The goal of this article is to teach you how to use price to earnings ratios (P/E ratios). We’ll apply a basic P/E ratio analysis to Galenica AG’s (VTX:GALE), to help you decide if the stock is worth further research. What is Galenica’s P/E ratio? Well, based on the last twelve months it is 26.71. That is equivalent to an earnings yield of about 3.7%.
Check out our latest analysis for Galenica
How Do You Calculate A P/E Ratio?
The formula for price to earnings is:
Price to Earnings Ratio = Share Price ÷ Earnings per Share (EPS)
Or for Galenica:
P/E of 26.71 = CHF67.750 ÷ CHF2.537 (Based on the trailing twelve months to December 2019.)
(Note: the above calculation results may not be precise due to rounding.)
Is A High P/E Ratio Good?
A higher P/E ratio means that buyers have to pay a higher price for each CHF1 the company has earned over the last year. That isn’t necessarily good or bad, but a high P/E implies relatively high expectations of what a company can achieve in the future.
How Does Galenica’s P/E Ratio Compare To Its Peers?
One good way to get a quick read on what market participants expect of a company is to look at its P/E ratio. You can see in the image below that the average P/E (20.1) for companies in the healthcare industry is lower than Galenica’s P/E.
Its relatively high P/E ratio indicates that Galenica shareholders think it will perform better than other companies in its industry classification. Shareholders are clearly optimistic, but the future is always uncertain. So investors should always consider the P/E ratio alongside other factors, such as whether company directors have been buying shares.
How Growth Rates Impact P/E Ratios
Generally speaking the rate of earnings growth has a profound impact on a company’s P/E multiple. If earnings are growing quickly, then the ‘E’ in the equation will increase faster than it would otherwise. And in that case, the P/E ratio itself will drop rather quickly. A lower P/E should indicate the stock is cheap relative to others — and that may attract buyers.
Galenica shrunk earnings per share by 16% over the last year. But it has grown its earnings per share by 9.2% per year over the last five years.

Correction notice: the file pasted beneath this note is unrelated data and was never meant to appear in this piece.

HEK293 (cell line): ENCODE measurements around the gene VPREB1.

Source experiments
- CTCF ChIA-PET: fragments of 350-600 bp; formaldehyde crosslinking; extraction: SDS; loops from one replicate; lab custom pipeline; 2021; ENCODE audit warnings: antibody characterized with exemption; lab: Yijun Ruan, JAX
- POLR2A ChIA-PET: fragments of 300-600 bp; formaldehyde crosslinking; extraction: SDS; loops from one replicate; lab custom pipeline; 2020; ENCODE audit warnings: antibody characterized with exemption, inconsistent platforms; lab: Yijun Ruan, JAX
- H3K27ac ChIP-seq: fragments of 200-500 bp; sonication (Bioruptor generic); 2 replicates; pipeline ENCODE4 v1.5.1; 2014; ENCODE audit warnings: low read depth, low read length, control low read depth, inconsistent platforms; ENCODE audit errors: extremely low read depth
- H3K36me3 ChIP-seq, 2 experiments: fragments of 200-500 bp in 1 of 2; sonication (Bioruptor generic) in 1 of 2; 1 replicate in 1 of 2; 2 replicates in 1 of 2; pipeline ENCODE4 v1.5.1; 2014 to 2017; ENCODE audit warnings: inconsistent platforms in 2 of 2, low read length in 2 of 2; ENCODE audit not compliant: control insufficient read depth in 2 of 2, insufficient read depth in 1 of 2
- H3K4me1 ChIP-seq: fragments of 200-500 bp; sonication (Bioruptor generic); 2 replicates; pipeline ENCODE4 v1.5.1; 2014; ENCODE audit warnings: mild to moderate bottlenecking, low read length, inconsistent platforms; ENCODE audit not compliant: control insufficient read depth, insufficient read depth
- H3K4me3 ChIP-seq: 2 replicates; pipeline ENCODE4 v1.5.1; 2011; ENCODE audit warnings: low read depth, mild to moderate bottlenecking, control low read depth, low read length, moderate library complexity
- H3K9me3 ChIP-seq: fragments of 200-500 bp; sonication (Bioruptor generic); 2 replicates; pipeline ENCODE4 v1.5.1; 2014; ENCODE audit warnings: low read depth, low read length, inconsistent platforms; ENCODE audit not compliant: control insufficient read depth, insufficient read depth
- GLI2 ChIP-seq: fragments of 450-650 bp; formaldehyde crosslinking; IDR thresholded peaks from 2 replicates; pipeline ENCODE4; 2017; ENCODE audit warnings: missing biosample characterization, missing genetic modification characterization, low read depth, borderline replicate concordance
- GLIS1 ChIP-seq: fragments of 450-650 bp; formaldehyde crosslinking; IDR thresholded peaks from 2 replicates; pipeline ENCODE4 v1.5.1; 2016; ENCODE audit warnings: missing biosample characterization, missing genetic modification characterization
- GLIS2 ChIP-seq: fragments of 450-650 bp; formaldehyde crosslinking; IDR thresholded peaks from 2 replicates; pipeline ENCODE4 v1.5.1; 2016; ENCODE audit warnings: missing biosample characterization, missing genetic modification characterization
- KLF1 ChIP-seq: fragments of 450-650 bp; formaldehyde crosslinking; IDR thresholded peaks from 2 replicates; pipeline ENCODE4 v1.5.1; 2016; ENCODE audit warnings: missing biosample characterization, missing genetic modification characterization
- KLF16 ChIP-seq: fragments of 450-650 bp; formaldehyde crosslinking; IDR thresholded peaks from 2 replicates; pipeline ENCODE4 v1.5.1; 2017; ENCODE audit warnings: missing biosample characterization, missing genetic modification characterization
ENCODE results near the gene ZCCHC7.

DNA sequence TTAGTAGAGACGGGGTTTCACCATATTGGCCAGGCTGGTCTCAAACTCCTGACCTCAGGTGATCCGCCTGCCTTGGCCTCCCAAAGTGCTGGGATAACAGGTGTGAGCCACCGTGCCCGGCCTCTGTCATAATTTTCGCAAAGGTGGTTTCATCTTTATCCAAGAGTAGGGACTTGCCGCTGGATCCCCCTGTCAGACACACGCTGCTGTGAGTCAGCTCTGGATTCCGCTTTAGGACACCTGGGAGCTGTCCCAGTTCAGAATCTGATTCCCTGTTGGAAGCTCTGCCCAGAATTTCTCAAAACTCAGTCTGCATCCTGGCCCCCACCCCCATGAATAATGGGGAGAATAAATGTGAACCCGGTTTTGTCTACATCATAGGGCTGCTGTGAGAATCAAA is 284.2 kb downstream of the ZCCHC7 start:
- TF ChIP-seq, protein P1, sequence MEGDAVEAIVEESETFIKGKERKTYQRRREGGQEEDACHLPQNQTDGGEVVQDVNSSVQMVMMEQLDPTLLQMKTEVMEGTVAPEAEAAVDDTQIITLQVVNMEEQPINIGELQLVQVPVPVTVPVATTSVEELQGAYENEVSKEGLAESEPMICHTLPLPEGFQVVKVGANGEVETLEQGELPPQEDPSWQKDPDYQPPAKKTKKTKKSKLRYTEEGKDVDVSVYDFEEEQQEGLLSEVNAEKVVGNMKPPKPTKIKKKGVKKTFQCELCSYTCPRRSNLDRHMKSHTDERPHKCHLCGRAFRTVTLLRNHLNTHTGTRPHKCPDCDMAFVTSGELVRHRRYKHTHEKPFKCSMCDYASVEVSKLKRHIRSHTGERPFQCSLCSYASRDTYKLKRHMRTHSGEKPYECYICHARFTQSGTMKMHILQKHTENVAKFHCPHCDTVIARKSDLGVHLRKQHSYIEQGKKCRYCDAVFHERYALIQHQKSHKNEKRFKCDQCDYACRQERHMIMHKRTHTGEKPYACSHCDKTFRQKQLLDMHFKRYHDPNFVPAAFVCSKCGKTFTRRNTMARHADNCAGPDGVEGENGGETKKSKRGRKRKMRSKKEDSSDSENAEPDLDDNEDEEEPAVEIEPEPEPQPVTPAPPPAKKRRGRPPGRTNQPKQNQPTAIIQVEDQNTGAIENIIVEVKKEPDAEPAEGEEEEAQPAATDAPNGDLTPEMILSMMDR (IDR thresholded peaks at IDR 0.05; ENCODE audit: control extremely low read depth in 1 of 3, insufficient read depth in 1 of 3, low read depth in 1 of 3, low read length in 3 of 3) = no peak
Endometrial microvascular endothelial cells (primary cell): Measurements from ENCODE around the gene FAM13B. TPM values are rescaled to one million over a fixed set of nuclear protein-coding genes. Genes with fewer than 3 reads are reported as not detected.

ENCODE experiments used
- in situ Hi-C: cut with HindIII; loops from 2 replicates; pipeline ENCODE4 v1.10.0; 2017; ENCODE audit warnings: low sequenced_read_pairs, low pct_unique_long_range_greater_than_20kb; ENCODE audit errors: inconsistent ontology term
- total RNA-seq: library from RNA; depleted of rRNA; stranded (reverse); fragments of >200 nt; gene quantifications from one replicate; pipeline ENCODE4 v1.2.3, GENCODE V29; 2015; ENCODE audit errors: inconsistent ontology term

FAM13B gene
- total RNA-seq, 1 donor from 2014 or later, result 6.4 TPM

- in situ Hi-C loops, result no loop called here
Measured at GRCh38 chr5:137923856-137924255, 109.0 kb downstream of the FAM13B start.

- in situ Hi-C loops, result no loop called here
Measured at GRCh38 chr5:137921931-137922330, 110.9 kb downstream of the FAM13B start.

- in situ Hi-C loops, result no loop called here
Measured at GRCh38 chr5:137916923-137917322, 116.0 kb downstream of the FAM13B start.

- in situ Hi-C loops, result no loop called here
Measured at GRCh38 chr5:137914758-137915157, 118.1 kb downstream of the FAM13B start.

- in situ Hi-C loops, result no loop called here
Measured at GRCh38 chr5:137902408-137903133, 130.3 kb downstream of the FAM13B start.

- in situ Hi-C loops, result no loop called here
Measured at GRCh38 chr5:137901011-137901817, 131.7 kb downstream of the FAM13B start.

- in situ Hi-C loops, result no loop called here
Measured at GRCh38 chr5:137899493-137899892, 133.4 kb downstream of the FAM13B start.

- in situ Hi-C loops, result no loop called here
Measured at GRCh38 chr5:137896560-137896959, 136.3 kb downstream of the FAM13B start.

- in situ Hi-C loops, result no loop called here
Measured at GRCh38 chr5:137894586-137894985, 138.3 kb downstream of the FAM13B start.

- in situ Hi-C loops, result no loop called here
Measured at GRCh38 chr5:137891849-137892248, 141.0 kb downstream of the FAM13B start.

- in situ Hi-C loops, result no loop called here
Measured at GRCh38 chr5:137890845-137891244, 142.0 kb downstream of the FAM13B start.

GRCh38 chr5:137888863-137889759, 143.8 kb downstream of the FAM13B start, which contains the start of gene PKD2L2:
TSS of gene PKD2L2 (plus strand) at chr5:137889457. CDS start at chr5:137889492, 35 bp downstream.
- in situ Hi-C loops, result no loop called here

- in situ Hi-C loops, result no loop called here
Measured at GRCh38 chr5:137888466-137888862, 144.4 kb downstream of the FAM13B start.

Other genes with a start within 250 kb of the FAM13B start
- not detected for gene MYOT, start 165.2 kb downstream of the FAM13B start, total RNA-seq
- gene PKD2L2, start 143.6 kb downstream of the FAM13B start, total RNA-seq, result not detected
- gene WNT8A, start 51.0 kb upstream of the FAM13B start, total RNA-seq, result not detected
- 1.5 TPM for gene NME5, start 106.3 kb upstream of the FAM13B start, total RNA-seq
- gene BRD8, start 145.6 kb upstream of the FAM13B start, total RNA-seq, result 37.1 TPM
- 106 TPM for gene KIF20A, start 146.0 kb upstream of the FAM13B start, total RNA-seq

A Limitation: P/E Ratios Ignore Debt and Cash In The Bank
Don’t forget that the P/E ratio considers market capitalization. So it won’t reflect the advantage of cash, or disadvantage of debt. Theoretically, a business can improve its earnings (and produce a lower P/E in the future) by investing in growth. That means taking on debt (or spending its cash).
Spending on growth might be good or bad a few years later, but the point is that the P/E ratio does not account for the option (or lack thereof).
Is Debt Impacting Galenica’s P/E?
Net debt totals 10% of Galenica’s market cap. This could bring some additional risk, and reduce the number of investment options for management; worth remembering if you compare its P/E to businesses without debt.
The Verdict On Galenica’s P/E Ratio
Galenica trades on a P/E ratio of 26.7, which is above its market average of 17.2. With a bit of debt, but a lack of recent growth, it’s safe to say the market is expecting improved profit performance from the company, in the next few years.
Investors should be looking to buy stocks that the market is wrong about. As value investor Benjamin Graham famously said, ‘In the short run, the market is a voting machine but in the long run, it is a weighing machine. So this free visual report on analyst forecasts could hold the key to an excellent investment decision.
Of course, you might find a fantastic investment by looking at a few good candidates. So take a peek at this free list of companies with modest (or no) debt, trading on a P/E below 20.
If you spot an error that warrants correction, please contact the editor at [email protected] This article by Simply Wall St is general in nature. It does not constitute a recommendation to buy or sell any stock, and does not take account of your objectives, or your financial situation. Simply Wall St has no position in the stocks mentioned.
We aim to bring you long-term focused research analysis driven by fundamental data. Note that our analysis may not factor in the latest price-sensitive company announcements or qualitative material. Thank you for reading.